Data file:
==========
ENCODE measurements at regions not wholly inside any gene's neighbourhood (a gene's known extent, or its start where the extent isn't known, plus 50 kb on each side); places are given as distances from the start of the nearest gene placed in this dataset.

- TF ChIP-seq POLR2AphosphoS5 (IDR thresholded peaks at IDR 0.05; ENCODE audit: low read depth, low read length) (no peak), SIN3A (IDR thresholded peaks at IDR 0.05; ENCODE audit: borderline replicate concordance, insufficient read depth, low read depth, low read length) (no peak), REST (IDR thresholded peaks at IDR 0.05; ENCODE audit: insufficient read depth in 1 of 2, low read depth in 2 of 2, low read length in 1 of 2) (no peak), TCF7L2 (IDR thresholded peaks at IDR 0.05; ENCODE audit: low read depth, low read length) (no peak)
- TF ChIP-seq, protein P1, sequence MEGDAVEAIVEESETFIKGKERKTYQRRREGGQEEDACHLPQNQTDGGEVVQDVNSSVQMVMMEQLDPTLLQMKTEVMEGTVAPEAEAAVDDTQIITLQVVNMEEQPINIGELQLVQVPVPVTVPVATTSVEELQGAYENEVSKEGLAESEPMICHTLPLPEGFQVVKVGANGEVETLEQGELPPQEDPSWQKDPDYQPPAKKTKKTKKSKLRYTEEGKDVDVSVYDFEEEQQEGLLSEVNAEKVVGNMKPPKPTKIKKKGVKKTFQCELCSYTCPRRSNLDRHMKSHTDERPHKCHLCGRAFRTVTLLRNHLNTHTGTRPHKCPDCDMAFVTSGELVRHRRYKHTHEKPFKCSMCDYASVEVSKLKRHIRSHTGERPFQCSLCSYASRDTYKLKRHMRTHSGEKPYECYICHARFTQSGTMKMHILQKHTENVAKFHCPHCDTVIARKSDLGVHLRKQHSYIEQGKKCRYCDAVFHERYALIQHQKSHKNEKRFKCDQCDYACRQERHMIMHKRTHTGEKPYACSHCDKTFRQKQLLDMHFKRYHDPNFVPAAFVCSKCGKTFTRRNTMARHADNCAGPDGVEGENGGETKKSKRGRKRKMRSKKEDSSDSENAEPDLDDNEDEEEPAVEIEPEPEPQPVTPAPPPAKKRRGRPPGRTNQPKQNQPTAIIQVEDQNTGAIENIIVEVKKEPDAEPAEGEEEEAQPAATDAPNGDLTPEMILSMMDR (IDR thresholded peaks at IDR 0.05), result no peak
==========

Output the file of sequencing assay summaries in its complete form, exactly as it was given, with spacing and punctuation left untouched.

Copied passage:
ENCODE measurements at regions not wholly inside any gene's neighbourhood (a gene's known extent, or its start where the extent isn't known, plus 50 kb on each side); places are given as distances from the start of the nearest gene placed in this dataset.

- TF ChIP-seq POLR2AphosphoS5 (IDR thresholded peaks at IDR 0.05; ENCODE audit: low read depth, low read length) (no peak), SIN3A (IDR thresholded peaks at IDR 0.05; ENCODE audit: borderline replicate concordance, insufficient read depth, low read depth, low read length) (no peak), REST (IDR thresholded peaks at IDR 0.05; ENCODE audit: insufficient read depth in 1 of 2, low read depth in 2 of 2, low read length in 1 of 2) (no peak), TCF7L2 (IDR thresholded peaks at IDR 0.05; ENCODE audit: low read depth, low read length) (no peak)
- TF ChIP-seq, protein P1, sequence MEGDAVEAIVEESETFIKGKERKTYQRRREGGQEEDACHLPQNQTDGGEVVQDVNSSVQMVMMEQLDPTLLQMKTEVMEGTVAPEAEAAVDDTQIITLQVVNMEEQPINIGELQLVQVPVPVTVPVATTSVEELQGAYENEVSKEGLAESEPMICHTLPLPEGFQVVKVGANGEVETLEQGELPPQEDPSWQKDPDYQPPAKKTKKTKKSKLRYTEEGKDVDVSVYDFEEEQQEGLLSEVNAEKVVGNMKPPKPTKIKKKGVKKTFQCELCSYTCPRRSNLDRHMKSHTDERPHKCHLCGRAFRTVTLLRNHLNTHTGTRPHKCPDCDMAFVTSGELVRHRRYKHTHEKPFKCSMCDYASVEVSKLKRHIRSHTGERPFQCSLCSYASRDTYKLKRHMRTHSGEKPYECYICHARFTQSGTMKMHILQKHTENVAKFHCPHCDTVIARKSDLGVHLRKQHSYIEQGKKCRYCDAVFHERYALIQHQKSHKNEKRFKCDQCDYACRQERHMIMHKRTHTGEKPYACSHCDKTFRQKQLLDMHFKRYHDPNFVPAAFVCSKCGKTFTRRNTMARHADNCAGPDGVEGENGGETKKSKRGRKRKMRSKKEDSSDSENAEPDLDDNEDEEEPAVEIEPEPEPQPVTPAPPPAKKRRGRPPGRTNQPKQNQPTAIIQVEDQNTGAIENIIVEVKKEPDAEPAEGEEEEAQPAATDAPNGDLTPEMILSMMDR (IDR thresholded peaks at IDR 0.05), result no peak